“What do you do when you have this government issue looming over you that you have no control over?” he asked. “I’m putting away a couple hundred dollars every paycheck, not really splurging on anything right now and trying to at least have some savings built up in case there’s some impact on nonprofits.
“But it’s not going to be enough,” he added. “It’s not going to be more than a month of expenses that I can save up that fast.”
Bob McGee considers himself a long-term investor and, typically, his course of action is to ride out turbulent times in the market.
“But every once in a while, there’s something going on that just makes me nervous,” said McGee, 60, of American Fork, Utah.
This time, he said, he worries “about the nonsense in Washington and their willingness to play Russian roulette with the investment market.”
Mostly retired, McGee taps his investments for living expenses and travel, and he was slated to liquidate some investments in late June. That timeline got accelerated and the amount amplified. He pulled aside enough funds to cover six months of living expenses.
“Hopefully this will be enough to weather most storms that might result from a, hopefully, temporary default,” he said.
In Tucson, Arizona, Alejandro Terrazas fears he may lose a chunk of his retirement savings and rainy day funds if the impasse continues.
“I’m getting up there in years, but I’m not ready to retire probably for 10 more years, and if it’s some temporary thing, I won’t make any moves,” said Terrazas, 60. “But most of my money in retirement is in the stock market, except for the house I own.”
He said he hopes the direct impact to him would be short term but also is concerned about what this means for his children.
“I’ve got three kids, aged 22, 24 and 27, and they’re just getting started, so this could be a bit of a blow to them — especially if there’s an overall recession and it’s not just about federal funding,” he said. “Contagion, that’s my worry.”
Those just starting out in their careers are feeling that anxiety, too.
Navy Griffin, 25, spent her formative years growing up under the poverty line and seeing her single mother endure challenging economic times like the Great Recession while raising two kids.
Griffin graduated college in 2020, a time when the pandemic had buckled the labor market. It took her six months of looking, but she eventually landed a job in the housing industry. But only 18 months later she lost that position, as the Federal Reserve’s inflation-fighting interest rate hikes stifled real estate activity.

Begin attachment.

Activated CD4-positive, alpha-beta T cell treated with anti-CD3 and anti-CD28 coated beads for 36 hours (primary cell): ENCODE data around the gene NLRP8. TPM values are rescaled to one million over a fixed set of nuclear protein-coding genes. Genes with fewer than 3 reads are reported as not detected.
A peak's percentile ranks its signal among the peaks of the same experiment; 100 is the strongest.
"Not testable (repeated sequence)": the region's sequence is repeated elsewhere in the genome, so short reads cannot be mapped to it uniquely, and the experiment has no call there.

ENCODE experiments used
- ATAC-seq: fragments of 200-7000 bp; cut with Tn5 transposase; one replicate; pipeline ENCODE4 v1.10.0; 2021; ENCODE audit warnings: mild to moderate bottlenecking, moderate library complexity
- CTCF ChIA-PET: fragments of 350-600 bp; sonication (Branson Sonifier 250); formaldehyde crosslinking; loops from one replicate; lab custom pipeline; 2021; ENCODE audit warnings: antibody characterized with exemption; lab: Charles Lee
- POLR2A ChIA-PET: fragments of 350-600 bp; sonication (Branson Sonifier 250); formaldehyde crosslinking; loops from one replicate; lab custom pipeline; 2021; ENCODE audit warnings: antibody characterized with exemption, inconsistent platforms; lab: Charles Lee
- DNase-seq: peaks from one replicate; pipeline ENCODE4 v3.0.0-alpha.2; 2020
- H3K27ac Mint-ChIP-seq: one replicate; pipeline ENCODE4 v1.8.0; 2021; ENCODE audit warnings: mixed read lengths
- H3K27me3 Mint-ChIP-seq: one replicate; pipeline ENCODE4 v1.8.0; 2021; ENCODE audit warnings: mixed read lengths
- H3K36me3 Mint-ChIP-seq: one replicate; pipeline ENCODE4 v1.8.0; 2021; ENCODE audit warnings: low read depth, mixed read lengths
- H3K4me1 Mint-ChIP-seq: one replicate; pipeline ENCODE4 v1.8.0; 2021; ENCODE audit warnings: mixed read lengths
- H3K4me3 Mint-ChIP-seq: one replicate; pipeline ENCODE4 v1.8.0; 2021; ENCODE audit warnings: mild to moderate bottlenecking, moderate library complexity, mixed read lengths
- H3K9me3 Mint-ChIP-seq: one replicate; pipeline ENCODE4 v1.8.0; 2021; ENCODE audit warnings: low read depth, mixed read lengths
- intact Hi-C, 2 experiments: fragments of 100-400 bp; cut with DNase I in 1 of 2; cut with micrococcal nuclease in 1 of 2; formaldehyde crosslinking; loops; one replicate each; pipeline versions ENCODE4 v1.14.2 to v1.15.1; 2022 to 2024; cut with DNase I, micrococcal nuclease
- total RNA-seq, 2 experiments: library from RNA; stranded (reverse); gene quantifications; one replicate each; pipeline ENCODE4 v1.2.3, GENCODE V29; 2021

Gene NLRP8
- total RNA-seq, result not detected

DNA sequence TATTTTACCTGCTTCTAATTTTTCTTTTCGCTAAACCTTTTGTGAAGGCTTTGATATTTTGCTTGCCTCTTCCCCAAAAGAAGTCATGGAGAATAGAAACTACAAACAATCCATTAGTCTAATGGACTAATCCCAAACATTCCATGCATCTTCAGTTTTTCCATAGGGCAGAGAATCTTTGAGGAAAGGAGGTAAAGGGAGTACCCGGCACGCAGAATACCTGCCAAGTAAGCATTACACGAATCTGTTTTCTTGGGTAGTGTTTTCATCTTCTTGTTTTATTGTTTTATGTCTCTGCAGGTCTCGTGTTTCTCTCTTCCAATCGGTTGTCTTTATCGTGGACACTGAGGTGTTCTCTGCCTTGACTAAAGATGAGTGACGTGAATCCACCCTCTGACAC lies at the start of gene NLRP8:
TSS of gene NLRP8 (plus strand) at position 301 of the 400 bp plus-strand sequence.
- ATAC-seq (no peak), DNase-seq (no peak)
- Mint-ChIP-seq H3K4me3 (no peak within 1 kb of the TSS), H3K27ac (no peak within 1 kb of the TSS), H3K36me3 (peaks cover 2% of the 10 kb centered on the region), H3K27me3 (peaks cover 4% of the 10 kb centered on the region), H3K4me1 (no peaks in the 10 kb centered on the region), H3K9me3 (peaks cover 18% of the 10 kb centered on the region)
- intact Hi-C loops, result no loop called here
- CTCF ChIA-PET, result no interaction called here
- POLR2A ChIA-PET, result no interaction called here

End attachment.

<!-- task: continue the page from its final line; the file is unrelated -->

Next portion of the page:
Having moved back to Arkansas, Griffin now worries her job as a data analyst in clinical research — a position she landed after another six-month job search — may be negatively affected if federal funding is backlogged.
“I’m especially worried because there’s such a deadlock, and I just don’t think something’s going to happen,” she said. “I just have no confidence in the economy. I don’t think I ever really did, because of the [economic] environment I was raised in. But this has just been exponentially worse than I could have imagined.”
During the protracted congressional debt ceiling impasse of 2011 — a time when the US economy also was navigating a slow recovery and combating spillover effects from global events such as Europe’s sovereign debt crisis — financial markets were roiled, retirement assets tumbled, US debt was downgraded, borrowing costs rose, and consumer confidence sank.
“It was only over a longer period of time, where the political rancor really became noxious, that you saw the deterioration in corporate and consumer confidence and the sell-off in equity markets,” said Joe Brusuelas, principal and chief economist for RSM US. “So, because this has happened in a quick period of time, you haven’t had a chance for this to really spill over and permeate public consciousness.”
He added: “This should end, even with a last-minute solution, before it would cause real systemic issues in finance, the economy and amongst the public.”
Still, people’s concerns are legitimate, he said. Brusuelas estimates there’s a 70% probability that lawmakers reach an agreement, a 20% probability of a short-term extension, and a 10% chance that the United States defaults.
And those concerns do have real-world effects, said German Cubas, an associate professor of economics at the University of Houston.
“People form expectations, and their behavior responds to those expectations,” Cubas said. “There’s a lot of things going on in the economy, inflation for example, and now there’s more uncertainty regarding this debt ceiling.”